This simple, magnificent concept must be an eternal light, passed hand to hand, generation to generation. The American Dream is very beautiful, very fragile. It cannot survive in any society which values material success as a criterion for dignity and recognition.
- Courtesy of the Harney County Library
That bequest that Luce left the library when she died? It was in the form of Time Incorporated and another company’s stock. By 1973, Harney County was the owner of $30,000 in stock shares.
“And so the county held it,” said Steve Grasty, Harney County Judge. Grasty took county office in 1999 and says the county never touched the stock in the nearly three decades before that. The stock’s value had grown and grown. By then, Time had became Time-Warner.
“The short of that money is that when I came into office in January 1999 there was a little over $2 million in that pot,” Grasty said.
So this small rural library in the middle of sagebrush country had $2 million in stock that had been essentially forgotten. Sounds like a good thing.
But when Grasty came on as a county leader, he realized something: Oregon’s Constitution said county governments cannot invest in stocks and bonds. Oops.
“I went to the court and said, ‘Guys, we’ve got to get legal,’” Grasty said.
Eventually that $2 million ended up as a kind of endowment that now funds the library to the tune of about of about $65,000 a year.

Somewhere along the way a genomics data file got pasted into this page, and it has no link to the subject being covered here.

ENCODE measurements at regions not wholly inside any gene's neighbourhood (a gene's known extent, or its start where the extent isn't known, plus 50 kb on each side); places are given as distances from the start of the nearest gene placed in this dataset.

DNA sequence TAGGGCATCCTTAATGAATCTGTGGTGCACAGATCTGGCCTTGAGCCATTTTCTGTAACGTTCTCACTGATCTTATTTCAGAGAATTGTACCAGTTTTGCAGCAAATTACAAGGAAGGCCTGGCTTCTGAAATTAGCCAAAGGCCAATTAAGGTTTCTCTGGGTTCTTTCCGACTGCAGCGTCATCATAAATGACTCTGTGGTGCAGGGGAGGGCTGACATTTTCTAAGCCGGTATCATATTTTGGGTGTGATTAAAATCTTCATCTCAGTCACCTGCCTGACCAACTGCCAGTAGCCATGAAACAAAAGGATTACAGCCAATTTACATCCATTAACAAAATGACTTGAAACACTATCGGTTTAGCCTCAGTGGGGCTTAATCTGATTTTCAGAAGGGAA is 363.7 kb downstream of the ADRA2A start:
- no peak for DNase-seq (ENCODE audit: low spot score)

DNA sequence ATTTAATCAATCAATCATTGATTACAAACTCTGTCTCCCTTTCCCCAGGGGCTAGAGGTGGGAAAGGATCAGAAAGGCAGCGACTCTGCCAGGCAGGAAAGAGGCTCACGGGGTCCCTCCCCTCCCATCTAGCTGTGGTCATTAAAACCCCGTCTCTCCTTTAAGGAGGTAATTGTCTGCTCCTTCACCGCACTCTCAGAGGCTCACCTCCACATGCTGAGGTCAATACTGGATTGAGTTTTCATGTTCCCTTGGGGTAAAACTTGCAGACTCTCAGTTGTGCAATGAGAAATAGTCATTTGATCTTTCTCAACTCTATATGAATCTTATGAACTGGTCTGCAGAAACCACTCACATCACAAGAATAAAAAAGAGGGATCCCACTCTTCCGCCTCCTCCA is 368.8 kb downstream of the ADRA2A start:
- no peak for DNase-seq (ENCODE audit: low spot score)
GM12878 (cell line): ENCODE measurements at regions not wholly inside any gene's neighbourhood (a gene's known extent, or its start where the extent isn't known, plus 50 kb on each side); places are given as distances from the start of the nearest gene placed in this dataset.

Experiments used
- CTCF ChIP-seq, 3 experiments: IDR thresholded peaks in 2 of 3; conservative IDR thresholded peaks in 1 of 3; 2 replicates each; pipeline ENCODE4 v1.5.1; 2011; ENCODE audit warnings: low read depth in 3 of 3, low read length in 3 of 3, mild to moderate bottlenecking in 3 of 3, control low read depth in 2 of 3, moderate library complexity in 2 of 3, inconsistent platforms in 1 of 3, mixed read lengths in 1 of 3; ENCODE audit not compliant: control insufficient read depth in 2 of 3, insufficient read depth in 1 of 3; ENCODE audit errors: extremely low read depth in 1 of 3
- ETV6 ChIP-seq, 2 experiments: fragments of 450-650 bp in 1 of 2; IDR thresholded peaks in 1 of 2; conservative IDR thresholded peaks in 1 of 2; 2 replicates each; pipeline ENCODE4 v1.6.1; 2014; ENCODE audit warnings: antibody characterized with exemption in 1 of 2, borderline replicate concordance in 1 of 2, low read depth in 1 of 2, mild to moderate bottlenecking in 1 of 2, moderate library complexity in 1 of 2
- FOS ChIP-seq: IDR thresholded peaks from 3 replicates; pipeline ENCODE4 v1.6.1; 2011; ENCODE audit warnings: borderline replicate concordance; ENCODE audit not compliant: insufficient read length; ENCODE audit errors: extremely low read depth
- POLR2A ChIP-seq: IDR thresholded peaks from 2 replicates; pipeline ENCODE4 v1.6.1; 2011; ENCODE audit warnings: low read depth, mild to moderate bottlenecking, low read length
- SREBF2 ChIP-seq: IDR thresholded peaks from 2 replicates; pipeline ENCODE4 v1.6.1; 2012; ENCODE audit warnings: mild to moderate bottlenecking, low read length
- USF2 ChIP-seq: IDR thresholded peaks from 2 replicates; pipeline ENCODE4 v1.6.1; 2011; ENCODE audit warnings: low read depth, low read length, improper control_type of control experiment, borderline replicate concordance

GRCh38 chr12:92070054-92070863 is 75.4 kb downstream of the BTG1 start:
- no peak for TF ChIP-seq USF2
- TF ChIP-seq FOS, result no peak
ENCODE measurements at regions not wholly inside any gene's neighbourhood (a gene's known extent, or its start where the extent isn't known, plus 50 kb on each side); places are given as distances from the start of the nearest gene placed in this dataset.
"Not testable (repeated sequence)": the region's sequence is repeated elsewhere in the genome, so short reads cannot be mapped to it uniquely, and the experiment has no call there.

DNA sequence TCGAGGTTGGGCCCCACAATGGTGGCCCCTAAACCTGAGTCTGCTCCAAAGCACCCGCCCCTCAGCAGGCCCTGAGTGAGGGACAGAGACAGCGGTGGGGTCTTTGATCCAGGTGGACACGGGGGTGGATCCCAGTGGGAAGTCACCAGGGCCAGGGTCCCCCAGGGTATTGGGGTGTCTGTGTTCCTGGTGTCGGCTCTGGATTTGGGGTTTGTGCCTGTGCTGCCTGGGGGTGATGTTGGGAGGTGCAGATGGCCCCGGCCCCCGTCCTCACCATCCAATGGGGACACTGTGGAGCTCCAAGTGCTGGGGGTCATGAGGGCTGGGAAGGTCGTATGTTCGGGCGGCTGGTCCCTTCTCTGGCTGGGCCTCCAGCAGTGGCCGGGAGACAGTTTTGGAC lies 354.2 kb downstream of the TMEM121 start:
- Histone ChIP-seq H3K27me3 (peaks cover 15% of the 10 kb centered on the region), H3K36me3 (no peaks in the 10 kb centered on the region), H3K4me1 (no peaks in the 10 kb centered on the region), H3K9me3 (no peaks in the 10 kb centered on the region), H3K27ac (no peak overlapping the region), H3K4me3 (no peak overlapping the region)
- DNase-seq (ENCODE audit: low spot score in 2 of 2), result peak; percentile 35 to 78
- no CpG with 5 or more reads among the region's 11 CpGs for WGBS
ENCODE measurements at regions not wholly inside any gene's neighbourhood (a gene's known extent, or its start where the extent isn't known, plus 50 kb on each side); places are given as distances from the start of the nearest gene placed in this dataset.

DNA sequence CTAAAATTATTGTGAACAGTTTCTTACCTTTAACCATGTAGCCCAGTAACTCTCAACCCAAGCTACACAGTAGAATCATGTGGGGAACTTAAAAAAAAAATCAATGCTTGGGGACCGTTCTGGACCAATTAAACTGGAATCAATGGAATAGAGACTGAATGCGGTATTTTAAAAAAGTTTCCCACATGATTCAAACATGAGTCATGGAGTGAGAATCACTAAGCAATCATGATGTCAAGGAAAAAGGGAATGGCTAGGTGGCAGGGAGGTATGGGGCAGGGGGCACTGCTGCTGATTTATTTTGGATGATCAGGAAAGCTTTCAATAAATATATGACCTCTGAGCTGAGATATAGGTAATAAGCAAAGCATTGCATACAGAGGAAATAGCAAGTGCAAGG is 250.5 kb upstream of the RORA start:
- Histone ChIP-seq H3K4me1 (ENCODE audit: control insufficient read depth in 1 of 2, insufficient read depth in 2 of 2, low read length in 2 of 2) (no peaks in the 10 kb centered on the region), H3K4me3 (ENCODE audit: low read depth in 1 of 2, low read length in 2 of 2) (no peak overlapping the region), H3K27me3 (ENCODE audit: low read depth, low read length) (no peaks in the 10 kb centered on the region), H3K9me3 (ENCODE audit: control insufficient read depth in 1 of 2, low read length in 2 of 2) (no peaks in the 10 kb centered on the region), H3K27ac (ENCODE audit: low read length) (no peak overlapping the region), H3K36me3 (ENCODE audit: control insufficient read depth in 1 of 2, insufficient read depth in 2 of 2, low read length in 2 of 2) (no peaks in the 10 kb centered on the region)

“Was it the right investment? It absolutely was the right investment,” said Grasty. “And I’ll fight anybody who says otherwise.”
Grasty thinks Luce would have approved of the way her gift was managed.
Everyone Has A Story Worth Sharing
Meanwhile, Luce’s vision of preserving Harney County stories carries on today, through the library’s Western History room. Here’s a bit of wisdom recorded by Cecil Bennett, in the 1970s:
“We haven’t accumulated any great amount of riches, the average person calls riches. There’s a lot of people when you say you’re rich, why they think you’ve got a lot of money. Well, haven’t got much money, but we got a lot of friends I hope … They don’t grow any better people than they grow in Harney County.”
Bennett was a rancher, U.S. Forest Service district ranger and a former councilman for the City of Burns. He was recorded just a few years before his death.
“If I had my dream it would grow big enough, the amount of interest it would generate each year would be enough to run the library on its own,” said Grasty.
He said he’s grateful for Luce’s gift.
“She set an example that is just amazing and something I’m really proud of for this county,” said Grasty.
The library still collects oral histories today. There’s a small studio where residents can record their story.
“It’s always here, it’s always available for the public to use,” said Nitz.
She said that some people don’t feel that their lives are story-worthy. “When I’m talking to older generation, they always say ‘I don’t have much to say,’” said Nitz. But she pointed out, in the oldest recordings, the first generation of interviewees said the same thing.